Identity theft rises by almost one third34,151 cases of ID fraud recorded in first quarter of 2015
27 May 2015
The number of people falling victim to identity (ID) theft in the UK has risen by almost a third, figures suggest.
Data from fraud prevention service Cifas shows that 34,151 confirmed instances of ID fraud were recorded in the first quarter of the year.
Identity fraud occurs when criminals abuse personal data to impersonate a victim or to create fictitious identities to obtain products and services.
To avoid theft of your ID, use our guide to protect yourself from identity fraud.
Credit card and bank account fraud
According to figures for the first three months of 2015, credit cards were involved in 14,103 confirmed cases of ID fraud, while bank accounts were involved in 9,349 cases.
Cifas said that 80% of this fraud was attempted online.
Its chief executive Simon Dukes said: 'Fraud figures fluctuate over time, as fraudsters adapt and try new ways of achieving their aims.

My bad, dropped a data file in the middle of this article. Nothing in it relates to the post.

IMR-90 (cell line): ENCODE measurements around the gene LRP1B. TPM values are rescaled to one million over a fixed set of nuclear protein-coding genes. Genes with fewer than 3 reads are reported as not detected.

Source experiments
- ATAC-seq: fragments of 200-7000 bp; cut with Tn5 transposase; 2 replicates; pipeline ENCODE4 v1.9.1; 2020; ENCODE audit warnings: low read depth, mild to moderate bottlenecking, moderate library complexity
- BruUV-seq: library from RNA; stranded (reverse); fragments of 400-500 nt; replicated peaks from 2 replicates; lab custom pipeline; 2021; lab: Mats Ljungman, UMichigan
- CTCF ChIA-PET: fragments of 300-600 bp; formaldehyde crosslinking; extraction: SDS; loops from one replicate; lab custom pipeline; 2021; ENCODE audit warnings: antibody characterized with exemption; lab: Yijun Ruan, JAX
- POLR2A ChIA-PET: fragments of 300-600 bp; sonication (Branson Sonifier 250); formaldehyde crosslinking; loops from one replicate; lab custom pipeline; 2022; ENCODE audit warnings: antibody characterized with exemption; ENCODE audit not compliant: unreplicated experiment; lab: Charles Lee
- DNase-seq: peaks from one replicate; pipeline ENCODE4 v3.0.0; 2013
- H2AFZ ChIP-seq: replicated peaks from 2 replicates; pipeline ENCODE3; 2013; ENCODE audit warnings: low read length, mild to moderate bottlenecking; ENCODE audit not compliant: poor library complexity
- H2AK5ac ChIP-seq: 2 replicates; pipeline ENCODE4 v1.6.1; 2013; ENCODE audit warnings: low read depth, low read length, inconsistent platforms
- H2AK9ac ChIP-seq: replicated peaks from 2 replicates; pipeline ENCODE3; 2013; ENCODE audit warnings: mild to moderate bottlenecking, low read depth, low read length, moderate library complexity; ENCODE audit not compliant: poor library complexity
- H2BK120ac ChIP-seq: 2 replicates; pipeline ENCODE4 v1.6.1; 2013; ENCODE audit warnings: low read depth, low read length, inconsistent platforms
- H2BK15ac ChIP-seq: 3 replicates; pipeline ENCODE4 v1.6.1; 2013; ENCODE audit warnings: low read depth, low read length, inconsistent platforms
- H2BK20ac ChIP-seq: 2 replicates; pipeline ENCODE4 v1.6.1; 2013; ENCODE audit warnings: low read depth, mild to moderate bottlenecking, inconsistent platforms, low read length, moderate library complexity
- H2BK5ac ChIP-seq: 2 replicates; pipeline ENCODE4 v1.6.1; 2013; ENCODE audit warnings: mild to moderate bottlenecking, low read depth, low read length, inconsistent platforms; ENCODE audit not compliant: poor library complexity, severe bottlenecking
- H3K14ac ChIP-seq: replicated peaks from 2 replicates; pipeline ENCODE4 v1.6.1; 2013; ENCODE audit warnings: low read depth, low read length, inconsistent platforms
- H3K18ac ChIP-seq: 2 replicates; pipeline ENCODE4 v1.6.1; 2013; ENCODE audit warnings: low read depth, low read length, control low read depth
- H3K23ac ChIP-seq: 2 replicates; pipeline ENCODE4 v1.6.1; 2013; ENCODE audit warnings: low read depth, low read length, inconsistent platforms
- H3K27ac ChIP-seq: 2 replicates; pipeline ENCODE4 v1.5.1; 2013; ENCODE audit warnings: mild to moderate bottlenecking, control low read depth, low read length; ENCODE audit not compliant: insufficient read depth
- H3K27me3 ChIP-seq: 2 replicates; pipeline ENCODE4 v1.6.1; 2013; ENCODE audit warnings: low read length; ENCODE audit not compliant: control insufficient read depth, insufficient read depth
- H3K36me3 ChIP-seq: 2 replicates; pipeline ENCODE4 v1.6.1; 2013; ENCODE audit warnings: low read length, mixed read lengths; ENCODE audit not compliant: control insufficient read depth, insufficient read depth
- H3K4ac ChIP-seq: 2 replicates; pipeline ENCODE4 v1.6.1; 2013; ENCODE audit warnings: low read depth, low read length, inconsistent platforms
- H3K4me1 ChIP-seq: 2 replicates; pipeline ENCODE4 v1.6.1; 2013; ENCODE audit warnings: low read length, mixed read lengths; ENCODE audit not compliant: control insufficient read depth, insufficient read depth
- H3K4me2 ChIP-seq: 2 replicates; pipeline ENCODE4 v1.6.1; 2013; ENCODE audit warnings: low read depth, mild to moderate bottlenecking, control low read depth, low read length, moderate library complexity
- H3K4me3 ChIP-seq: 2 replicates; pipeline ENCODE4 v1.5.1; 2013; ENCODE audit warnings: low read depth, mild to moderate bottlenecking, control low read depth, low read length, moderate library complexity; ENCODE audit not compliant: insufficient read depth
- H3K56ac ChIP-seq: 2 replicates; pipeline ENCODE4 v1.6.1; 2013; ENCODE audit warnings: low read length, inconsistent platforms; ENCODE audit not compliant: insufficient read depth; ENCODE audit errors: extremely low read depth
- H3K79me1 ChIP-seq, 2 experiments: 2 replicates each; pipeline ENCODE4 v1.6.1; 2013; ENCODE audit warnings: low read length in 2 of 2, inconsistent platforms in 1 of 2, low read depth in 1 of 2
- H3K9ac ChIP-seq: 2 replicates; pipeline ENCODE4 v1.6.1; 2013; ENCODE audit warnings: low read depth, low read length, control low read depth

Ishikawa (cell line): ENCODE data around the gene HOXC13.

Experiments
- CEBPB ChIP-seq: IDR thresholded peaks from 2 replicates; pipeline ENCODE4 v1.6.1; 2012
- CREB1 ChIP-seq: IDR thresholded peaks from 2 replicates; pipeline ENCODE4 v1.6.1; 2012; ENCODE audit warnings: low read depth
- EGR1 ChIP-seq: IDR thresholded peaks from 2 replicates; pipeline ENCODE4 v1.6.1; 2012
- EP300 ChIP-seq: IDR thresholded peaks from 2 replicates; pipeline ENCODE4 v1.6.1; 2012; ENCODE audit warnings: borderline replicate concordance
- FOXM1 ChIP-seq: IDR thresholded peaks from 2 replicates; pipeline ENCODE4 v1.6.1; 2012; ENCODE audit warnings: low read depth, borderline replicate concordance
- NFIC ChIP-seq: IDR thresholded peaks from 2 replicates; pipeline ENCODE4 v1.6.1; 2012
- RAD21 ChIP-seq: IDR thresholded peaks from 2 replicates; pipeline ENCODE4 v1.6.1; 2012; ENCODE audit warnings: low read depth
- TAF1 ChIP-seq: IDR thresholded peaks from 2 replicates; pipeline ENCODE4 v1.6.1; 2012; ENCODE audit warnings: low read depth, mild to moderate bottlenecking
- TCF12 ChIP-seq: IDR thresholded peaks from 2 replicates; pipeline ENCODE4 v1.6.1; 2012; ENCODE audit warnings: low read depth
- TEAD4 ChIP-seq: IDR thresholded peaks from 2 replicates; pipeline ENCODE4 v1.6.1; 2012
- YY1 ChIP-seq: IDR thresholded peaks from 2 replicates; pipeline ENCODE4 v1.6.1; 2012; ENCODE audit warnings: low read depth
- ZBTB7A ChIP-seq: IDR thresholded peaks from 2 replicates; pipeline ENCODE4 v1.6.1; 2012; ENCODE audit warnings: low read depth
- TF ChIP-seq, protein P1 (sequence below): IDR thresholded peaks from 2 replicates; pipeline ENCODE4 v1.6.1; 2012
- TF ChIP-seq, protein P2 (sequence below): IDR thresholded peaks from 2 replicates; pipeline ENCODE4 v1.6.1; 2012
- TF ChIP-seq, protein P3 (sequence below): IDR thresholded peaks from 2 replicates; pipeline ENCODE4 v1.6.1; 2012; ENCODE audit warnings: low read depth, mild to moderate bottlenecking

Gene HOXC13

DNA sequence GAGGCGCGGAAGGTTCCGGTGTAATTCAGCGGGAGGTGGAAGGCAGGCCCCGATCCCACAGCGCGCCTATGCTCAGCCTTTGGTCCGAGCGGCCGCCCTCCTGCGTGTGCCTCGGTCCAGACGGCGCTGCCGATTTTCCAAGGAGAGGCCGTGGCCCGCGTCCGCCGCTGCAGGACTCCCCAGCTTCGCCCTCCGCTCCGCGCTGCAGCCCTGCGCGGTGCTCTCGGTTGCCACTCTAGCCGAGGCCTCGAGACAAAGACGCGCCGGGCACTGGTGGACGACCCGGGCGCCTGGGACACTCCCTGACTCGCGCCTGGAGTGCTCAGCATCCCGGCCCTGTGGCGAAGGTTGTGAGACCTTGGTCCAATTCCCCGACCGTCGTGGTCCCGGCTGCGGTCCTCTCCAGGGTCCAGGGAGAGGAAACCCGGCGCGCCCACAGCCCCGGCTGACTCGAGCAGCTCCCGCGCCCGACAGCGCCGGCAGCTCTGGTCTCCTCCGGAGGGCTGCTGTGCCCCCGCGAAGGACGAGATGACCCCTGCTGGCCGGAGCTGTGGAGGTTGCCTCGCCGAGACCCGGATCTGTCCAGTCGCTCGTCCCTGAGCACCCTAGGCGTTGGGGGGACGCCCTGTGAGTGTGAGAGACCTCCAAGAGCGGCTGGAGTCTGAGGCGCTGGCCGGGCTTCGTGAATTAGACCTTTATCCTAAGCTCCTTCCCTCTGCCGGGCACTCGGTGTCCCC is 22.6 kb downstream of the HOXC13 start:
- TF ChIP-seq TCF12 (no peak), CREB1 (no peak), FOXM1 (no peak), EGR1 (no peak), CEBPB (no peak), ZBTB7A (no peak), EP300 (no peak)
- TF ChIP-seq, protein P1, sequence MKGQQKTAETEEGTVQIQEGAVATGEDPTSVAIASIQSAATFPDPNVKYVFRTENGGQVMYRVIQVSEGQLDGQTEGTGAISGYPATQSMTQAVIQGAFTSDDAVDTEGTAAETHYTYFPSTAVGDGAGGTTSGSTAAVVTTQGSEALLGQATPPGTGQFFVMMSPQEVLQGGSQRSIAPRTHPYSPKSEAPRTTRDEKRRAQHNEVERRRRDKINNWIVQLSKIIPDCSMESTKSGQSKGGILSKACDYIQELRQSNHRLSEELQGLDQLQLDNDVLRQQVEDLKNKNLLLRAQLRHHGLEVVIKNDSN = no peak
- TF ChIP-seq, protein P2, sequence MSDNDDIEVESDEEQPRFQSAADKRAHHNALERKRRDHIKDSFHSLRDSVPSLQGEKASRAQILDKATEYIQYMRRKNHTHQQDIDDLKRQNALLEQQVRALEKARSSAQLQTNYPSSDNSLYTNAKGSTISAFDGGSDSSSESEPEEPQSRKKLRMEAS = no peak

'What these figures show is that identity fraud continues to be the most serious fraud threat and that the first quarter of the year has been a very profitable one for organised identity criminals.'
He added: 'Our data is just the tip of the iceberg - more needs to be done to identify the true scale of fraud in the UK and educate individuals about the dangers and the steps that can be taken to protect themselves.'
Detective chief superintendent Dave Clark, of City of London Police, said: 'Identity fraud is at the heart of much of today's criminality, acting as a key facilitator for a host of other types of offences.
'To stop this from happening, we must all take responsibility for protecting our personal information, especially when working and playing online.'
How to avoid Identity theft
According to Cifas, the average age of ID fraud victims is 46.
However, those in the 21-30 age range are increasingly targeted - 3,970 people of them, in a 26% increase compared with the same period last year.
No matter whether it's a letter, email or a phone call, never give anyone your PIN or password - always assume it's an attempted scam.
If your identity has been stolen, you should contact your bank, credit card company and local police on the non-emergency phone number 101 as soon as possible and let them know the situation.
You can also report the fraud using the police fraud reporting service Action Fraud.
- Use our advice to stay ahead of the latest scams
- Learn how to get your money back after a scam
- Use our guide to create secure online passwords